Ms. Nordstedt found New York to be full of young actresses capable of playing Billie Jo. She chose four candidates and began following them around New York, filming them as they went about their business. Of the four, one will eventually be chosen to play Billie Jo. But in the meantime, they will be the stars of a five-part Real World -style documentary about the casting of Billie Jo, which will air prior to the new season of Nya Tider (which means “New Times”).
Over the course of the next month, the four women, all of them in their 20’s, will be living in Stockholm in a fancy apartment above Storstad, the hippest restaurant in town. For the amusement of their Swedish audience, they will take Swedish lessons, eat pickled herring and moose meat, and dance in clogs at the midsommarafton –a traditional solstice celebration. At the end of the actresses’ month in Sweden, the show’s producers will pick one of them to stay on to play Billie Jo.
On June 14, the eve of their departure for Stockholm, Hope Harris, one of the actresses, was in her Upper West Side studio apartment packing for the trip. A seven-person crew filmed her as she tried to figure out what to bring. “It’s going to be between 50 and 70 degrees,” she said, “so I thought I’d pack a leopard-print jacket and some sexy accessories.”
She stared at her cowboy-boot collection and asked whether she should pack a pair.
“Yaaa,” said Ms. Nordstedt. “The red ones. They are the hottest thing in Stockholm.”
“I got them at Buffalo Chips in Soho,” said Ms. Harris, who has long ringlets of blond hair and a Virginia drawl. “Ya’ll get what ‘buffalo chips’ means? That’s what they call, like, dung–like, cow dung or buffalo dung or cow paddies. Buffalo Chips is the name of the store.”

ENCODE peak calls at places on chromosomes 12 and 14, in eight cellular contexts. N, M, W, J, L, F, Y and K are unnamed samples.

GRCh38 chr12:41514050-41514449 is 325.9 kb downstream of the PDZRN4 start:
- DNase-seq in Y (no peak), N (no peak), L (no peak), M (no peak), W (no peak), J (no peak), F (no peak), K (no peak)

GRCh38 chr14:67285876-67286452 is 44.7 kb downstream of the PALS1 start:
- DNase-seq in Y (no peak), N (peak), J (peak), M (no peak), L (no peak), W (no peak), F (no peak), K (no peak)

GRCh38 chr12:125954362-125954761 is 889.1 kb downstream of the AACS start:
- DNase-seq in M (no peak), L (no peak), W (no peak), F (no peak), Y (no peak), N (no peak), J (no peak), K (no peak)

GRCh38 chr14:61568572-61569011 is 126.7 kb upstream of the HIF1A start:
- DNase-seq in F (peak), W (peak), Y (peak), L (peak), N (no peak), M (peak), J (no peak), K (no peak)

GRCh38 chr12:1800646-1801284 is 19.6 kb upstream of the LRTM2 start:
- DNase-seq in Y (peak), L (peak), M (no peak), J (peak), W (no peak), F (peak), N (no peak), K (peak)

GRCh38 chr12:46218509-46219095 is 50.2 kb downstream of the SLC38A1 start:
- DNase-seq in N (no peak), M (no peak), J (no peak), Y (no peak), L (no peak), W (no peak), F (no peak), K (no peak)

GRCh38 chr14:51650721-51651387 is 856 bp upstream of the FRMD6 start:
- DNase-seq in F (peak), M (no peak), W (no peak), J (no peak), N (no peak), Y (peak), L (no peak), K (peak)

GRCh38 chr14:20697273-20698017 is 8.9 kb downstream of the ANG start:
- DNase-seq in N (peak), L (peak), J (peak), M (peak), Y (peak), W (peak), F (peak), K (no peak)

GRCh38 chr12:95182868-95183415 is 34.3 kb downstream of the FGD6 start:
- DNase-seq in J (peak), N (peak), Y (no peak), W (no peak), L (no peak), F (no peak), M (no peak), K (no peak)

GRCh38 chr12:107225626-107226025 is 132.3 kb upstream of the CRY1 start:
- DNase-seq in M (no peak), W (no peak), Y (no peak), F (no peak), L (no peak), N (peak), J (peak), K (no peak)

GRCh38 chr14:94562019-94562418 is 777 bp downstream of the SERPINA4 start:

The Swedes nodded. They got it.
The next day was the big day: Not only was Ms. Harris off for Sweden, but she was going to be meeting the other three actresses–on camera, in the food court in the Finnair terminal at John F. Kennedy International Airport, just prior to boarding their flight for Stockholm. She was brimming with apprehension.
“What if they are kleptomaniacs–or mean bitch sluts from hell?” she wondered aloud.
The following afternoon, June 15, Ms. Nordstedt posted the four women at different spots in the food court and then kept the cameras on them as they came together. There were two brunettes (Melissa Hanson and Tanya Gingerich), a blond (Ms. Harris) and a redhead (Alex Sapot.) Ms. Hanson was the first to arrive; Ms. Nordstedt gave her a copy of a magazine called Stockholm Now and stuck her in the far corner of the food court, next to McDonald’s.
Once Ms. Harris had arrived, the women moved toward the center of the food court and introduced themselves. Then they ordered salads and sat down to get to know each other. With some awkwardness, they began talking about what makeup and travel guides they’d brought along. Ms. Harris realized she had forgotten her sandalwood Bobbi Brown lip gloss.
“They don’t have Bobbi Brown at all in Stockholm?” Ms. Hanson said.
Aware that they were aspiring to be cast in the role of an American cliché, the women also shared some of their impressions of Sweden and the Swedes.
Ms. Harris: “I think of the St. Pauli girl–is she Swedish? Or of Heidi with braids. Very pristine, very snowy.”
Ms. Sapot: “Blond-haired men, good looking. Lots of potatoes.
Ms. Gingerich: “I always thought of them as avant-garde, a little too cool for school. You always hear about Scandinavian furniture.”
As they got acquainted, Ms. Nordstedt stood off to the side and observed them.
“Tanya is the sophisticated one–but also very tough,” she said. “Hope is comedic–she is very funny. Alex is like a little Pippi Longstocking, a character. Melissa is very settled, I think of her as the most country, from Oklahoma. Yaaa. And she do handle a gun quite vell. So we’re happy.
“It’s so funny. Yaaa. One month ago I was thinking it would be funny to have these American actors in Stockholm, and here they are–flesh and blood! Sweden is going to fall in love.”